Who knows does … but are there enough people who know?

Il presupposto fondamentale per compiere un’azione in qualsiasi campo è sapere quel che si sta facendo: questo è tanto più vero e tanto più valido quando la quantità e qualità delle competenze richieste per svolgere un compito cresce

The ecologic transition leads to use gases classified as belonging to higher risk classes: this applies to ATEX standard, to the Fire Prevention Code, to the PED Directive and also to voluntary, but at the same time very important, regulations in the refrigeration sector, such as EN 378.

When the risk class rises, it is quite natural to think that we need useful knowledge to manage it, to avoid it turns into event and damage.

Flammability, explosivity, toxicity and the high work pressure are factors that deserve being under full control, to give operational serenity to those who daily work with substances and plants implying higher risk aspects than the one managed in the past.

Therefore, it is worth considering the state-of-the art of competence and of know-how and comparing them with the requirements that such an impetuous ecologic transition generates in the very short term: the answer to the initial question is “no, there are not enough people who know”.

We have ascertained it in really broad, episodic situations, as well as spread on the territory: already the lowest of the stairs’ steps rising towards the plant’s management complexity, mildly flammable gases, constitutes a source of concern for many, who currently do not know how to face in practice the new generation of usable gases.

Let us add that also the gas that we have indicated as the “least dangerous”, CO2, proposes a feature, an almost triple work pressure compared to fluorinated gases, which creates a series of severe consequences, in piping, in maintenance, in loss risks and in the provisioning requirements of which we talked last autumn, consequences that have a burden in terms of intellectual capital of aware use of more sophisticated technical tools.

Another risk highlighted in a less technical, but as significant, front is represented by the asphyxiation theme, which is duly to point out, especially in presence of high quantities released in a short lapse of time. It is a risk amplified by the characteristic of this gas of being about 1.5 times heavier than air, which determines the fact that therefore CO2 tends to stratify towards the bottom, with the possibility of permeating and accumulating in ditches or depressions in the ground, precisely causing the risk of asphyxiation.

Besides, let us not forget that carbon dioxide has been and still is a workhorse in the commercial refrigeration, that ambit where the operational continuity is a must and the missing cold an economic and hygienic-sanitary damage of outstanding impact: skilful work in the field of refrigerated plants with this fluid is an almost contextual requisite to the availability of plants and equipment, to prevent the environmental impact reduction from exerting delicate operational consequences hardly managed.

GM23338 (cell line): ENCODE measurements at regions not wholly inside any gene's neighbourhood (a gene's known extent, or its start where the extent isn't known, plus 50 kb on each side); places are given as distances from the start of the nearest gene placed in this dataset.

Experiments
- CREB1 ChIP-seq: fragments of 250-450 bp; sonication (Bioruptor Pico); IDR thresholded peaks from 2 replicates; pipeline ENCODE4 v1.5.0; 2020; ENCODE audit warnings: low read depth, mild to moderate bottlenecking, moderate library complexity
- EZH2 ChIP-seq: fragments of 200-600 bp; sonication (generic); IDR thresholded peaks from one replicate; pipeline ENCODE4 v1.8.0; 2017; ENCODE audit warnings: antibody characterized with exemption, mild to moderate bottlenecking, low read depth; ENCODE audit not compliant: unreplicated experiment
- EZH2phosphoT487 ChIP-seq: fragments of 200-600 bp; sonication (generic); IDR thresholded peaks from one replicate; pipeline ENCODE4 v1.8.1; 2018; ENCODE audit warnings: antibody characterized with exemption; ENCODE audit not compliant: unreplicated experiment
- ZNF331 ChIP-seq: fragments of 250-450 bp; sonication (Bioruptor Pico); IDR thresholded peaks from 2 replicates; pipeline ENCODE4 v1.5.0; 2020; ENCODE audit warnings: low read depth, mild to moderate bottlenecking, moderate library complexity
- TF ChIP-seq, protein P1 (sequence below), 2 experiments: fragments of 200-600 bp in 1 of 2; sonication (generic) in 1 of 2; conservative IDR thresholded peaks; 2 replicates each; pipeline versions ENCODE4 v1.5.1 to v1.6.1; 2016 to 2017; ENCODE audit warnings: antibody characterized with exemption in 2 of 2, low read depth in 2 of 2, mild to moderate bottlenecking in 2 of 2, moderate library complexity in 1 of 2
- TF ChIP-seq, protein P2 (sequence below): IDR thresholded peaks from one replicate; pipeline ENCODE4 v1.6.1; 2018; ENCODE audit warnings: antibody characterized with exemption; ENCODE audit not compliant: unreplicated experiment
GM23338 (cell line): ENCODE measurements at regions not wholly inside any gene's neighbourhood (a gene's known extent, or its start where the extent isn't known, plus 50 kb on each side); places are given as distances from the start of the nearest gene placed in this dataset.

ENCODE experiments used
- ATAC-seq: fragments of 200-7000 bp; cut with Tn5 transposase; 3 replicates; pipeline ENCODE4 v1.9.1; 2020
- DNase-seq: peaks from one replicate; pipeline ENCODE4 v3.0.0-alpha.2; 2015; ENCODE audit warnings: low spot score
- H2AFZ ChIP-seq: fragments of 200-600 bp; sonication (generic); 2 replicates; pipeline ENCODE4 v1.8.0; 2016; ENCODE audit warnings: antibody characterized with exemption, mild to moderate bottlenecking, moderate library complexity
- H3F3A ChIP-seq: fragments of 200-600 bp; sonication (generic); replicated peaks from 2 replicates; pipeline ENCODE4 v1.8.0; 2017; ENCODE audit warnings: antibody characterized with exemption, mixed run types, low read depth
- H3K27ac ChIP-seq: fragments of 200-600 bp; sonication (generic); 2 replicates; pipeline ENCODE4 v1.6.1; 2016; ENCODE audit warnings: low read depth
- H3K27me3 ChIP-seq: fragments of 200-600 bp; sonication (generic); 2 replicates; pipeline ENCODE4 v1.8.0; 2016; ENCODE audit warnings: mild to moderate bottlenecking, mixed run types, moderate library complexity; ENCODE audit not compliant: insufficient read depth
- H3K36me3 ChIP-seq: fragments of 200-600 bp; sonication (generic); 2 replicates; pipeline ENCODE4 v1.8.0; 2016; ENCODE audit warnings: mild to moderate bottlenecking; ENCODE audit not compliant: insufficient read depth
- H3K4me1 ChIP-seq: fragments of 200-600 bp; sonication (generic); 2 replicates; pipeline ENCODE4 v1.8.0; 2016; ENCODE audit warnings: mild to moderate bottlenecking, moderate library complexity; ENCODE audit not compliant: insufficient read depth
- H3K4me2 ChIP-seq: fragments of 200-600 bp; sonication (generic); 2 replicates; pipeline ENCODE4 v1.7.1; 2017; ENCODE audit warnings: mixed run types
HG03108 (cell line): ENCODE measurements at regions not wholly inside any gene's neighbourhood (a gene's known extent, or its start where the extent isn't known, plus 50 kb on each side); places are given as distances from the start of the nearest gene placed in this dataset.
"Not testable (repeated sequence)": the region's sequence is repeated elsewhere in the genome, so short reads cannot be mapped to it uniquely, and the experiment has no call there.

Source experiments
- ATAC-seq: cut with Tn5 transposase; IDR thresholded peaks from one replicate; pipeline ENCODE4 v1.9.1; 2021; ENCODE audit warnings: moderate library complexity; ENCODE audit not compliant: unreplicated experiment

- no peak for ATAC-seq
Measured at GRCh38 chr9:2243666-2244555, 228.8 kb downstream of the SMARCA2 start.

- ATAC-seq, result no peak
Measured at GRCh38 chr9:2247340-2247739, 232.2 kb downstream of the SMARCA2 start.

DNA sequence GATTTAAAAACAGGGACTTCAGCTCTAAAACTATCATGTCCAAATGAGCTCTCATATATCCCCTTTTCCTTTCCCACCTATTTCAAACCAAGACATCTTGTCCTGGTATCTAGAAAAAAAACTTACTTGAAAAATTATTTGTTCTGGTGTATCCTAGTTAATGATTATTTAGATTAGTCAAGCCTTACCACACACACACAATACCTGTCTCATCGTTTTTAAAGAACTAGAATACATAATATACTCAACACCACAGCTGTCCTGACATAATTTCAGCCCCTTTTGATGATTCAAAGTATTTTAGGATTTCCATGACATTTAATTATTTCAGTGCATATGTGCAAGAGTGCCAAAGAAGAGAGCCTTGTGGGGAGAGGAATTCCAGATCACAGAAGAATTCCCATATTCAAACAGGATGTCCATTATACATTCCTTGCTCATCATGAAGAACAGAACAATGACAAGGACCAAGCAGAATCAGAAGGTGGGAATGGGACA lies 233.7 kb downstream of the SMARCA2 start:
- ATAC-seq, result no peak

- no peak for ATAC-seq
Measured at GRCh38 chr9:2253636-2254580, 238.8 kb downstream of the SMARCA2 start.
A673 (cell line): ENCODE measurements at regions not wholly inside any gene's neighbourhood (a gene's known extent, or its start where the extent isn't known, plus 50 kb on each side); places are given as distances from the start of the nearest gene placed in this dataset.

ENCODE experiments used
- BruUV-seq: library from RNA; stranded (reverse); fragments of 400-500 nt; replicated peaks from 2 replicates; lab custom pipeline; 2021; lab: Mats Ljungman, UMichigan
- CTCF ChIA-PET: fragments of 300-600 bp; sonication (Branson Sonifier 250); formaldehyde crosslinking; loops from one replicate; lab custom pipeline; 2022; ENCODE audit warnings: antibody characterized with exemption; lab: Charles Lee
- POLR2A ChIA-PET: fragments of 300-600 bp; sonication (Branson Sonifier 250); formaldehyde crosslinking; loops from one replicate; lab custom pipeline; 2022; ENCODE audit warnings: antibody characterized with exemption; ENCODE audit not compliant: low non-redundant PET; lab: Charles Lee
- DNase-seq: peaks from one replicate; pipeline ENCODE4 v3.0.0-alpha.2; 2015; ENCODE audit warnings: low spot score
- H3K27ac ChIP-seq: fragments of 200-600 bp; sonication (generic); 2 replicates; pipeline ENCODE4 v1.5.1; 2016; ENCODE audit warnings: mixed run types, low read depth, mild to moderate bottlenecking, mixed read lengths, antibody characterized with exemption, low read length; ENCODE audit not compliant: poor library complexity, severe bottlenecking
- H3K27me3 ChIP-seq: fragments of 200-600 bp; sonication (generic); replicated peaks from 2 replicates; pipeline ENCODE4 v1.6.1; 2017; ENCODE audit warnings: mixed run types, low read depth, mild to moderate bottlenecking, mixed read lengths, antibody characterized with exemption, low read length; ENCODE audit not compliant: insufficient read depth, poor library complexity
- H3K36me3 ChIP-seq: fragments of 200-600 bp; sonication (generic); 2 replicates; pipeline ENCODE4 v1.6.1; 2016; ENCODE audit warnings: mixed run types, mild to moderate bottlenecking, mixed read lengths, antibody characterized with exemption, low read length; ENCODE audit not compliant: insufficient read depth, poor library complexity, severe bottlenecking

Work safety
Today, few are the skilled technicians to install, to maintain, to repair and to run efficiently and efficaciously ammonia, propane and carbon dioxide plants that are imagined by the legislator as replacements in the short term of the universe of fluorinated-refrigerant plants installed on the national territory.

Nobody doubts that there are applicative fields where these alternative, non-patented and “natural” refrigerants are also efficient, but efficiency as well is a function where the plant operators’ competence is a determinant variable and only high competence can produce high efficiency.

Efficiency is therefore an issue that once more changes the “artfully done” question, because it orients it towards a direction of measurability not only of the performance, but also of the engaged resources, energy and technical resources, creating that balance between initial spending and management spending.

It is true that the article 10 of the text of the Regulation speaks of training on fluorinated and alternative gases but– once more – the regulation comes into force with an “everything and immediately” timing, but skills are not created with the same speed, unfortunately.

Besides, some of these skills, as we have already said, concern safety, a theme that should be priority for the legislator, work safety and safety for all those who live, operate and pass around plants of this new nature, refrigerated with flammable or toxic fluids. In this case as well, the game is open, because the technicians trained on these matters are really fewer than those needed to satisfy the environmental ambitions of whoever is writing this law.